Another interesting local experiment is in the field of engineering where there is an associate membership in India’s Institute of Engineers made available to any high school graduate who successfully passes a series of examinations – I believe up to 17 of them – and this actually does equivalently qualify one as an engineer.


  2. ktismatics says:

    That’s good to know about, Sam. These seem like good innovations. The question of equivalence seems open to empirical investigation, although it’s likely that the entitled established institution will claim some ineffable superiority that transcends measurement. And I don’t doubt that the experience of actually attending university adds a certain richness to the experience, at least for some (I personally didn’t feel it as an undergrad). But are they necessarily qualitatively better than some other set of experiences that the Open University student undergoes?


  3. ktismatics says:

    Today on American Stranger I read about the Hacking the Academy project. It consolidates several academic bloggers’ posts on re-envisioning the university, all of them written last week.


  4. ktismatics says:

    On a related note, Carl from Dead Voles is currently holed up in a college town not far from here grading AP history essays. Mikhail from Perverse Egalitarianism and I met up with Carl for dinner last night. A good time was had by all.


  5. Shahar Ozeri says:

    Per our discussion of for profit colleges, this is interesting:

    The dinner sounds fun, but I hope Mikhail’s table manners were at least passable…


  6. ktismatics says:

    I’ve read through all but the last 2 or 3 pages of the slide show — fascinating, appalling, tragic. I’ll have to get back to this in more detail probably tomorrow.

    Dinner was fine. Unfortunately Mikhail drank a bit too much, became belligerent and verbally abusive to the waitstaff, was asked to leave, couldn’t find his car, and spent the night on a park bench. Oh wait, maybe that was me…


  7. ktismatics says:

    It’s sort of disturbing that this critique of for-profit universities coming from a hedge-fund advisor. Ethical qualms are one thing, but we’re talking about investment money here. If this guy is recommending a sell-off, he must be pretty persuaded that the politicians are going to curtail the student loan gravy train sooner rather than later. Still, he recognizes that the feeding frenzy could continue, the government could fail to act in a timely fashion, and the economy will take another huge hit from another round of uncollectable loans sold to people who can’t afford them. And why haven’t the elected and appointed officials protected the people already, especially as the mortgage fiasco is still going on? The guy is explicit: lobbyists have bought everyone off. Surely there are econmists who work for the CBO or OMB or whatever who have access to the same numbers the hedge-fund firms do. Presumably their warnings have been willfully ignored. The one encouraging part of the sell recommendation: job prospects may get better soon, so fewer un- and underemployed people will be looking to U. of Phoenix etc. for a better financial future. I hope they’re right about that one.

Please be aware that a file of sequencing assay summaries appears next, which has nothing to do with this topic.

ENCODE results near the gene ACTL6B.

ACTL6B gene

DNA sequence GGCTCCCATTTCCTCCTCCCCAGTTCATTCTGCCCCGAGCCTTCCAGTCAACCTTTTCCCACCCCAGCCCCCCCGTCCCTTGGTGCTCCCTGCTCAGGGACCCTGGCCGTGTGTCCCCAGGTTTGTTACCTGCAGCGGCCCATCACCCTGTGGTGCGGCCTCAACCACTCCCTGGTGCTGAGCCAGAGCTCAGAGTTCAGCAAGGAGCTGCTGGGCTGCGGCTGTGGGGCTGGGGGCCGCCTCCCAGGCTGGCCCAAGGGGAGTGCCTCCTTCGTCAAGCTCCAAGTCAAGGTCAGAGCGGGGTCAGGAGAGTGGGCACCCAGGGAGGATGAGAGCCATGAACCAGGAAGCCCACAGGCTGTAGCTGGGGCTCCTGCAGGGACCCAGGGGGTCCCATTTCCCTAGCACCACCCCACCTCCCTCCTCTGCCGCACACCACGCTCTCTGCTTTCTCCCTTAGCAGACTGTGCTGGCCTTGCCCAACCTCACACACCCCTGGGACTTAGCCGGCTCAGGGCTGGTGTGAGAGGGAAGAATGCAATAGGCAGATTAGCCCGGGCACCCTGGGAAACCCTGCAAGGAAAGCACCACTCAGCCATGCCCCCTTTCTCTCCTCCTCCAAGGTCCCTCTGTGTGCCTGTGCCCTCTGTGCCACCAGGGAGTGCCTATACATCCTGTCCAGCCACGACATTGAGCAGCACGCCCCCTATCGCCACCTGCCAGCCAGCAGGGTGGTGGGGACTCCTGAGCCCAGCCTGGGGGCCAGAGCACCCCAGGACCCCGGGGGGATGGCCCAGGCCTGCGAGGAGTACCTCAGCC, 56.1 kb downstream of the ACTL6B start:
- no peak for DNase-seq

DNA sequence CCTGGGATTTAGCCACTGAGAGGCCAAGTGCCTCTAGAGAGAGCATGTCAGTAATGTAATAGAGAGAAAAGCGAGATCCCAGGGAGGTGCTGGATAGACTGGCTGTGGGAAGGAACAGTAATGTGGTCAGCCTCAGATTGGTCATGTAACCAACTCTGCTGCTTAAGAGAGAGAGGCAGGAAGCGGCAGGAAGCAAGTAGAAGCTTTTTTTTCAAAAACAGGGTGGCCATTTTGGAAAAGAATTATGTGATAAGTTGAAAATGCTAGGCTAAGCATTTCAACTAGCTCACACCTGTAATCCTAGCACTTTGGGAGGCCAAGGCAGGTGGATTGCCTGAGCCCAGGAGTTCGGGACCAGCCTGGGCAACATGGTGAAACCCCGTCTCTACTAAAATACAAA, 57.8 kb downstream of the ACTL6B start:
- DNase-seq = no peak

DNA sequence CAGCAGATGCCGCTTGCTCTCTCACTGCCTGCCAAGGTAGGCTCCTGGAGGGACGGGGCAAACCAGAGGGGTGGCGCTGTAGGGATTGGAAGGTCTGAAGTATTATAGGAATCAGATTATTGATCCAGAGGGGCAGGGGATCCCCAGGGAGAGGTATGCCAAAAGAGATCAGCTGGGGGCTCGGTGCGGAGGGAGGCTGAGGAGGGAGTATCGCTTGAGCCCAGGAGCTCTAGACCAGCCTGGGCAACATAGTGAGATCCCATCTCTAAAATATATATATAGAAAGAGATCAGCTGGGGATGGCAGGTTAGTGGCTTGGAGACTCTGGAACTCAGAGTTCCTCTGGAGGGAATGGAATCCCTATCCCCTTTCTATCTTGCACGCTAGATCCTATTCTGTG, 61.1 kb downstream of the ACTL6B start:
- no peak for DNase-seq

Clearly there’s a demand for more post-high school education that’s not been met by traditional community colleges and universities. And there’s also a supply of underpaid and underemployed Ph.D.s available to teach. And there are lots of ways of cutting costs already being used by all manner of higher-education vendors, yet without the cost savings accruing to the students. It seems to me that the non-profit universities have failed to make education more affordable, while the government has failed to deploy in the most democratically effective way possible the ever-dwindling resources it allocates for higher education.


  8. ktismatics says:

    Shahar, if you come back to this thread, do you have insight into why urban students would sign up for an expensive for-profit college rather than a low-tuition state college or university located in the city? Either option lets the students live at home rather than pay room and board, both tend to have flexible class hours for part-time students who work. Are the state schools not big enough to meet the demand? Or do the for-profits purport to offers something the more traditional schools don’t; e.g. job training, more practical courses, etc.?

    …Never mind, I asked these same questions on your latest post at Perverse Egalitarianism.


  9. Robert Morgan says:

    You missed a very wide use of experience equivalency concerning college degrees. The US Government “General Services Administration (GSA)” awards contracts based on GSA Schedules proposals submitted by contractors when bidding on Government contracts with their pricing information. These proposals are approved by the Government. In their proposals are pricing information and skill-set needed to complete the contracts.

    I can not find anything on the internet relating to equivalency, providing meanful information. I have worked on contracts and been certified as being equivalent to 4 years of college but some companies will not hire you if don’t have a 4 year college degree regardless of your experience.

    It seems everything you read is from experienced based colleges or 4 year traditional colleges and no factual information concerning the truth. For university it for profit (approved by the Government) and for experience based colleges (not approved by the government [but legal] for profit. It seem like non-traditional colleges and traditional college are competing against each other and the traditional colleges and universities (has the Government on their side) AS BIG BUSINESS with no relation — as being a college!